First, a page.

A GitHub-based branching strategy for collaborative development
In order to facilitate collaborative development on the MODX source code managed at GitHub, a clear and consistent branching strategy has been adopted. This strategy consists of maintaining a major-version branch, e.g.
2.x, that represents work to be incorporated into the "next significant release". If the current stable release of version 2 is 2.2.1, the work in the
2.x branch would incorporate work intended for the 2.3.0 release.
In addition, there is a branch maintained for the current stable minor release of each major-version. If this is 2.2, then the branch would be
2.2.x. This would represent development intended for the next patch release of 2.2. Following Semantic Versioning, only bug fixes would target these temporary minor release branches.
The major-version branches
The major-version branch, e.g.
3.x is essentially a virtual
master branch for each major release of MODX Revolution. This branch has an infinite lifetime and contains new features that do not break backwards compatiblity intended for the next minor release. You can think of this as the "integration branch" where all changes are delivered for the next significant release.
When the code in these branches reaches a stable point and is ready to be released, a commit is tagged with a new minor release number, e.g.
v2.2.0, and the release is produced from that tag.
The minor-version branches
There are supporting temporary branches in our process that are used to aid in collaborative development of bugfixes and translation updates which can be quickly applied to patch releases. These branches are referred to as minor-version branches and have a limited lifetime as long as their parent minor release is the current stable release. They contain only bugfixes and translation updates. Following the rules of semantic versioning, new features that do not break backwards compatibility, must go in the next minor release; never in a minor-version branch from which patch releases will be produced.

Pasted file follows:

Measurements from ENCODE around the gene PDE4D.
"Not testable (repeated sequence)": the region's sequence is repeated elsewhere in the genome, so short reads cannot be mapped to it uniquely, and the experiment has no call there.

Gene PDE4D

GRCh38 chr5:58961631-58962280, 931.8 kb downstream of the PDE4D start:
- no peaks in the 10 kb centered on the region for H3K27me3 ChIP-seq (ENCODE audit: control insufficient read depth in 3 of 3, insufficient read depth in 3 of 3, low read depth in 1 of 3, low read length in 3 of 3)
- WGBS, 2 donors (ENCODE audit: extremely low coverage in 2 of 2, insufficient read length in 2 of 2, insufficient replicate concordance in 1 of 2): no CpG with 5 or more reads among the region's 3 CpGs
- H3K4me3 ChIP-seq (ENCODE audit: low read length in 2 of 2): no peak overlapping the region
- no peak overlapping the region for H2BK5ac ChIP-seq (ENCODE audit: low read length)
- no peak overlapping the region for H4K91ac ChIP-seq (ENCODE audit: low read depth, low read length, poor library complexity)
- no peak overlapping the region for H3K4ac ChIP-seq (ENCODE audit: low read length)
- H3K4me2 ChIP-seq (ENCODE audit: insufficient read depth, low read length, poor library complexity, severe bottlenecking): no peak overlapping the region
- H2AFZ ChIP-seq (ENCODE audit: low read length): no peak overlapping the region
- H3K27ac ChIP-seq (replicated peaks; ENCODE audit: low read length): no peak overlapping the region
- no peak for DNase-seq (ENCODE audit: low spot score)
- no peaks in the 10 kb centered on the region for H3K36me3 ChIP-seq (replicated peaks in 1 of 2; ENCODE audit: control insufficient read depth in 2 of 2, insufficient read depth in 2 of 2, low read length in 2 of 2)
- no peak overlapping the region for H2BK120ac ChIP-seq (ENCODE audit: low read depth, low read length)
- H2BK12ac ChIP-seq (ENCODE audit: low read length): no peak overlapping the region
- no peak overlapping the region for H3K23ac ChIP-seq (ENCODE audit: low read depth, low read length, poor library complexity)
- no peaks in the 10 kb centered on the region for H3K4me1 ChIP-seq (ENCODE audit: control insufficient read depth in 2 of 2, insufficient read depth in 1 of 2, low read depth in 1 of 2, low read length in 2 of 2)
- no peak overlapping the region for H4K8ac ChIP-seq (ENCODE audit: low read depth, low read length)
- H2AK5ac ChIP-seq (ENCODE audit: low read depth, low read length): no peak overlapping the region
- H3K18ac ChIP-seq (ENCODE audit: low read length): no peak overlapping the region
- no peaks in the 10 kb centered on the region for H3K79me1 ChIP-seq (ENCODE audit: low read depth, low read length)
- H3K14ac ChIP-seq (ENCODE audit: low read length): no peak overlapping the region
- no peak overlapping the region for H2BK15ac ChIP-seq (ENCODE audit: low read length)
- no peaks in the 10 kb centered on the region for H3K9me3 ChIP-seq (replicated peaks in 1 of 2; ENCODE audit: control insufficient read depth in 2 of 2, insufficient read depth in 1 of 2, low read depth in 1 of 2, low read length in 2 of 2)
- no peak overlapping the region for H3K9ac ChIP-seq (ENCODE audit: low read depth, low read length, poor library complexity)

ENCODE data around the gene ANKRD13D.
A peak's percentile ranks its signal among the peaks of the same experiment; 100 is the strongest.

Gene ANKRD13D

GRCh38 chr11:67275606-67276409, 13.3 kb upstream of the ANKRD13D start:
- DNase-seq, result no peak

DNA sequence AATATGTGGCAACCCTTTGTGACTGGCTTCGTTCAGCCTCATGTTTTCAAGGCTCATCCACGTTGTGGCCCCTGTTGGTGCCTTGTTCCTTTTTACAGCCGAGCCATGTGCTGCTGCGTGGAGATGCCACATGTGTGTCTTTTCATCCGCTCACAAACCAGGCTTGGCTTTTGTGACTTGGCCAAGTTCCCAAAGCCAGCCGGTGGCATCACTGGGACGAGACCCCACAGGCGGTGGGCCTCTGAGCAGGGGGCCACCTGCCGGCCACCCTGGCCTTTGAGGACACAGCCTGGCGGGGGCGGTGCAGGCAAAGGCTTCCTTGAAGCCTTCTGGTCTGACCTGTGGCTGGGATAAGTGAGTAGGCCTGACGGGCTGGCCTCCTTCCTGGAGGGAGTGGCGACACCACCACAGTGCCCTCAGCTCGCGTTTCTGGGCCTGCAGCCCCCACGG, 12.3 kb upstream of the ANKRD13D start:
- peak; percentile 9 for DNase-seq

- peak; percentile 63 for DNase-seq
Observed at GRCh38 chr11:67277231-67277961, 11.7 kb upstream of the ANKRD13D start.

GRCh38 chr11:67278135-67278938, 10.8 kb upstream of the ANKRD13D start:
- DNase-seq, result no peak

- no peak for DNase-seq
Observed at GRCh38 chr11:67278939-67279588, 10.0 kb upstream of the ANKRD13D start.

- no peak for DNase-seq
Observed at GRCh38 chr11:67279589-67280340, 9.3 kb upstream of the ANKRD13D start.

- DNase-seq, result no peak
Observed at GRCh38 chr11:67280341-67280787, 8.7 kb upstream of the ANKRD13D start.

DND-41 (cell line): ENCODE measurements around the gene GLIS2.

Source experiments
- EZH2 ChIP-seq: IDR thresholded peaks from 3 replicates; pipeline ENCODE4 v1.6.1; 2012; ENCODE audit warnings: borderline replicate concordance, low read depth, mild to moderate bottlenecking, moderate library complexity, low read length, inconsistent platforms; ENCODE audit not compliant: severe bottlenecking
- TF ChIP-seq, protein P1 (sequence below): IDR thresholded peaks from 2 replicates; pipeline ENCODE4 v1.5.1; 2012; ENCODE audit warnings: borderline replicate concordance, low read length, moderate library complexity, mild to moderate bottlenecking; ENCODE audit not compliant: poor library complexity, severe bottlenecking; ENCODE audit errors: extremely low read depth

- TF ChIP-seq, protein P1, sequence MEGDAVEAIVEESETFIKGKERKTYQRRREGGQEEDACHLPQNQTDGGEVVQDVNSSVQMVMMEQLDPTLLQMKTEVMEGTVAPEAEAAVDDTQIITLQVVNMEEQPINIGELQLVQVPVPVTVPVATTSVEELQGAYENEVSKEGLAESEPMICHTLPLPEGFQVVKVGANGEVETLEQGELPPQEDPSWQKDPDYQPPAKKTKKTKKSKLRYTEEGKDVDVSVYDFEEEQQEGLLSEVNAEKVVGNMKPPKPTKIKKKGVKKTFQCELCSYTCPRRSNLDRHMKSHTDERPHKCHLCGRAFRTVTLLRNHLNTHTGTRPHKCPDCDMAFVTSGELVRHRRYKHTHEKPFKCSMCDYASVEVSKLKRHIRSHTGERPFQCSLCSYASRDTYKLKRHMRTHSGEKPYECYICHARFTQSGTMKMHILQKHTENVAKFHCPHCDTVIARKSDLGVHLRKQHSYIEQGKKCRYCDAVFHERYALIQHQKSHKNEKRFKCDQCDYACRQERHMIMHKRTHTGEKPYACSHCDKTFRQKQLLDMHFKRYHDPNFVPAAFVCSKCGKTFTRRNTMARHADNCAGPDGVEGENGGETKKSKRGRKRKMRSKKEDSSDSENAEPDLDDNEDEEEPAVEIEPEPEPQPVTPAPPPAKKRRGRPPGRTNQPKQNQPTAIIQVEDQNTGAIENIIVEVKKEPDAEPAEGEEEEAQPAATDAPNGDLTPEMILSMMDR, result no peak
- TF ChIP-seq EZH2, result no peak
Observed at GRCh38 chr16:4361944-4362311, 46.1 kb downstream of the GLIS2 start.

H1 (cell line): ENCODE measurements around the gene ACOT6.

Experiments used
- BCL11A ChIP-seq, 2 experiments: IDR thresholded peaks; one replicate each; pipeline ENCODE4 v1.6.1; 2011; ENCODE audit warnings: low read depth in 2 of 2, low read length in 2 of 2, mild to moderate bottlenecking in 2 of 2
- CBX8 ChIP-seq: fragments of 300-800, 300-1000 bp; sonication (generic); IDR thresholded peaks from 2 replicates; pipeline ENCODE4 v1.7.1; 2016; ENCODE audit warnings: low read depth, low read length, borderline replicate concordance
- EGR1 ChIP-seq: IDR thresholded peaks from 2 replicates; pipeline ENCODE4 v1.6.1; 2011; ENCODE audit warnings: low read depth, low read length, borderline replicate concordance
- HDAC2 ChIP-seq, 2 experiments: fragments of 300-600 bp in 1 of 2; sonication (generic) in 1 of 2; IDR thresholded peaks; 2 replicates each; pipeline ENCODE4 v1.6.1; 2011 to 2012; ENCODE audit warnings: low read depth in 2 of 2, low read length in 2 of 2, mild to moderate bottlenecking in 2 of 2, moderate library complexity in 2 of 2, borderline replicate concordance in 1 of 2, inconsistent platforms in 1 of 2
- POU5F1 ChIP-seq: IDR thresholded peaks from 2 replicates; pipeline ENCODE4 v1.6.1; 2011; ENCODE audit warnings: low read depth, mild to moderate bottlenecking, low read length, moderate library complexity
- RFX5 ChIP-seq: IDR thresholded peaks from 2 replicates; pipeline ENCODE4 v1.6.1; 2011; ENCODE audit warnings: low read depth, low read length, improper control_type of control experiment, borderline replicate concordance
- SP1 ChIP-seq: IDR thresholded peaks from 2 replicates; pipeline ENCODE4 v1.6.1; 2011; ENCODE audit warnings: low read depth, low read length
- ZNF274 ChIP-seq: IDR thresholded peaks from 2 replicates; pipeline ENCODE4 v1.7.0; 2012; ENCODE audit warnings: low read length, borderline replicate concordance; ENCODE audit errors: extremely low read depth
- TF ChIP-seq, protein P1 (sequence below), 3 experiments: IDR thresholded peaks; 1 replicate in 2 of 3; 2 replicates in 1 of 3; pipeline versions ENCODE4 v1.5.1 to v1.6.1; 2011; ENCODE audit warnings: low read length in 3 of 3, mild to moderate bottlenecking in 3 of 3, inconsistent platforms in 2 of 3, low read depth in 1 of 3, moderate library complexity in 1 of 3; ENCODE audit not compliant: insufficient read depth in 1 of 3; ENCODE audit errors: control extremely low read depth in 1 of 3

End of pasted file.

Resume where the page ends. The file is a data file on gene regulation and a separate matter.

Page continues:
Working with your GitHub fork
MODx contributors must work directly with their private forks on GitHub. Here is the suggested way to prepare your local repository as a developer for contributing back to any MODx project:
$ git clone firstname.lastname@example.org:YourGitUsername/revolution.git $ cd revolution $ git remote add upstream -f http://github.com/modxcms/revolution.git
This setup makes your fork the standard
origin remote, and adds/fetches the "blessed" repository as the remote
upstream. You may want to add other remotes to other developer forks as well, and I would name those remotes appropriately so you can keep track of each one.
You'll want to go ahead and create local tracking branches for the major version branch and/or minor-version branch you will want to work with from your fork, a.k.a.
$ git checkout -b 2.x origin/2.x Switched to a new branch "2.x" $ git checkout -b 2.4.x origin/2.4.x Switched to a new branch "2.4.x"
To keep your local tracking branches for
2.4.x up-to-date from the
$ git fetch upstream $ git checkout 2.4.x Switched to branch "2.4.x" $ git merge --ff-only upstream/2.4.x $ git checkout 2.x Switched to branch "2.x" $ git merge --ff-only upstream/2.x $ git push origin 2.4.x 2.x